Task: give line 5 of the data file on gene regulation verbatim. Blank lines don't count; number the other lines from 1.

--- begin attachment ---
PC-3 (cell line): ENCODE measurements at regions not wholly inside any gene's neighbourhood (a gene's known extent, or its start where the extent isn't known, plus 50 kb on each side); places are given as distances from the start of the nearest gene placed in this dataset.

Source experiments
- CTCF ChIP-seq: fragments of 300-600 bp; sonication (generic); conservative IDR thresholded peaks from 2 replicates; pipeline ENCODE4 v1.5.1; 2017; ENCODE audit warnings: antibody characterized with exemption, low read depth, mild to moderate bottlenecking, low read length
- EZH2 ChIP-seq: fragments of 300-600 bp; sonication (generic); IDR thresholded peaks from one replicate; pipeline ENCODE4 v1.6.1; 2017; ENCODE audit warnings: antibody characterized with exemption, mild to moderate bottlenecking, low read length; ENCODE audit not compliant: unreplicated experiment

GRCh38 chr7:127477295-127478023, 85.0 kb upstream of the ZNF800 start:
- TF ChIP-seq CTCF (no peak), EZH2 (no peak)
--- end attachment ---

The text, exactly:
GRCh38 chr7:127477295-127478023, 85.0 kb upstream of the ZNF800 start: